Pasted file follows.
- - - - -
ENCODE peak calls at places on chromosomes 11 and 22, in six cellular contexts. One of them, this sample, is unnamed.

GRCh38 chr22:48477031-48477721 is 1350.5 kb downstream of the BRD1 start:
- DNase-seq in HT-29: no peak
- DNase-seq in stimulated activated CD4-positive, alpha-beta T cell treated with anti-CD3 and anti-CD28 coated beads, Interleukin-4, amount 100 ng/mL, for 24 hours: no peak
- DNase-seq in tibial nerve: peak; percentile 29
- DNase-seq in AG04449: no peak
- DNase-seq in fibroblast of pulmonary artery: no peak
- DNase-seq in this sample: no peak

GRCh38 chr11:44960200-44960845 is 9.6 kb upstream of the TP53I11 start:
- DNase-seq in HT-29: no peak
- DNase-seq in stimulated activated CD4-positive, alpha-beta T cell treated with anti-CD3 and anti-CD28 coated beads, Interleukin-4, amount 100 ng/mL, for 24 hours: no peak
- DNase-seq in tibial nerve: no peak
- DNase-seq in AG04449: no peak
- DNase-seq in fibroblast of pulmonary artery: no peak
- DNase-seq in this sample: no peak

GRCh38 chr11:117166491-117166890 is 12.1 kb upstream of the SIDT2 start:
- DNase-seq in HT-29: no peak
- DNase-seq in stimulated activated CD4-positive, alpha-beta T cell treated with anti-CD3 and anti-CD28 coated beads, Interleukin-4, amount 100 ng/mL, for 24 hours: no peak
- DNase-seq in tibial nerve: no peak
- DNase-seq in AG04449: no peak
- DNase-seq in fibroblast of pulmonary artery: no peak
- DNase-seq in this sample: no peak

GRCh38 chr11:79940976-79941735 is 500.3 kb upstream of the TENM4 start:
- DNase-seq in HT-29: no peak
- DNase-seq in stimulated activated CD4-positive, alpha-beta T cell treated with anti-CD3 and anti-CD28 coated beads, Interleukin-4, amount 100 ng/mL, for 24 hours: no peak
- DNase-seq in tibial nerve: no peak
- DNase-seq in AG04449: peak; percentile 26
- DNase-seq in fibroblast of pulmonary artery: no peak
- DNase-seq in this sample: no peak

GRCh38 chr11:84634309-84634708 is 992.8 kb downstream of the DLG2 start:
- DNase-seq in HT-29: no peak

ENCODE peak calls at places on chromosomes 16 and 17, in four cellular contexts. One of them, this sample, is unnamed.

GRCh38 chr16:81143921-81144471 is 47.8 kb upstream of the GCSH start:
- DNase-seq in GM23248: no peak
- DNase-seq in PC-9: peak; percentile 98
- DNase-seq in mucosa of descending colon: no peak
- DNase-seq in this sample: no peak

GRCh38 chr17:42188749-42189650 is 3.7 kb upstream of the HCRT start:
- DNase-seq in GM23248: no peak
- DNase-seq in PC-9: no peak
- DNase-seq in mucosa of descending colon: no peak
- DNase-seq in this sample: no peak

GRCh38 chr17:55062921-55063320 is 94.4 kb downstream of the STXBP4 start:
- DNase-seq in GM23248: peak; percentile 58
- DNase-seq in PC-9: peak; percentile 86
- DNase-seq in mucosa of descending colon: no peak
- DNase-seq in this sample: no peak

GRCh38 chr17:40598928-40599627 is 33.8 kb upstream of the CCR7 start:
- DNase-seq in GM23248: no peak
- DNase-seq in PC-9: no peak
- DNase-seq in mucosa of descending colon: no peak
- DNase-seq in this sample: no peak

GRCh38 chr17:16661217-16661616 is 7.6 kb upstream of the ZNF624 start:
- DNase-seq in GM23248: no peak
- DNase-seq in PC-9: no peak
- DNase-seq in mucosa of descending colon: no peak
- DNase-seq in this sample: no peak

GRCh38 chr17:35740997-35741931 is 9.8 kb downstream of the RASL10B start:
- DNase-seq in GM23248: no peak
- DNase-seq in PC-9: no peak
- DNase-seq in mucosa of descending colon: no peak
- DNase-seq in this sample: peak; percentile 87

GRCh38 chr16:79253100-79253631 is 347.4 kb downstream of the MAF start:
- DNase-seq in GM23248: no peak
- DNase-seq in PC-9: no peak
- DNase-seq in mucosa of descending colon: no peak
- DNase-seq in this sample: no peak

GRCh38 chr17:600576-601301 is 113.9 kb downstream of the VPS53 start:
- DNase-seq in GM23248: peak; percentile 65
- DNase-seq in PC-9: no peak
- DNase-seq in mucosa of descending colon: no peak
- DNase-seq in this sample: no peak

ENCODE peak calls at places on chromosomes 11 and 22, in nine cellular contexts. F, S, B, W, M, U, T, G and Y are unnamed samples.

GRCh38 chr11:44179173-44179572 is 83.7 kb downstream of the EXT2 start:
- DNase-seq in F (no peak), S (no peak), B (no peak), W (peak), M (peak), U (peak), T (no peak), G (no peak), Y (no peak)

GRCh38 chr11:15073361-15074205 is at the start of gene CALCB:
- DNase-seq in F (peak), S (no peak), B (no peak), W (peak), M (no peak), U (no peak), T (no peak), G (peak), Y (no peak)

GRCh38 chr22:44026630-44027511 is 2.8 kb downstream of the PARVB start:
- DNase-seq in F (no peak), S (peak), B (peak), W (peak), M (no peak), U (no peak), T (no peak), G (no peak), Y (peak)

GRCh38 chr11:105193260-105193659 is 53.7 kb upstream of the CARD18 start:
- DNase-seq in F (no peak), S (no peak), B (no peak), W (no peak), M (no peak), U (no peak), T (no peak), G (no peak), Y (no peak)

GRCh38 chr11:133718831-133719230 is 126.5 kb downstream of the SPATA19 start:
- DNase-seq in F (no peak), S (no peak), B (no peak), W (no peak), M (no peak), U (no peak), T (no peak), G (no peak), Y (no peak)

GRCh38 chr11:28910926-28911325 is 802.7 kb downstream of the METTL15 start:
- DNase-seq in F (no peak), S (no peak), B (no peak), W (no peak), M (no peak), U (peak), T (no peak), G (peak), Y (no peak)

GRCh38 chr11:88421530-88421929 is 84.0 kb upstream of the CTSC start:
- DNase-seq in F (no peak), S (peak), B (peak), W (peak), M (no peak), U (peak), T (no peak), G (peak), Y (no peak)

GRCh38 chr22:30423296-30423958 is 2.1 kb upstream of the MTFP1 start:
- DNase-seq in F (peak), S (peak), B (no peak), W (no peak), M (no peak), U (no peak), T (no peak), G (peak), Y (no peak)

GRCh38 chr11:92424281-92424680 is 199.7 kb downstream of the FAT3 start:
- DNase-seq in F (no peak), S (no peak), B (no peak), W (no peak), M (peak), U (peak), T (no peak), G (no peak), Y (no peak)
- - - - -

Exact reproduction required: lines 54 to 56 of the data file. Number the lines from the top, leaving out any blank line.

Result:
- DNase-seq in GM23248: no peak
- DNase-seq in PC-9: no peak
- DNase-seq in mucosa of descending colon: no peak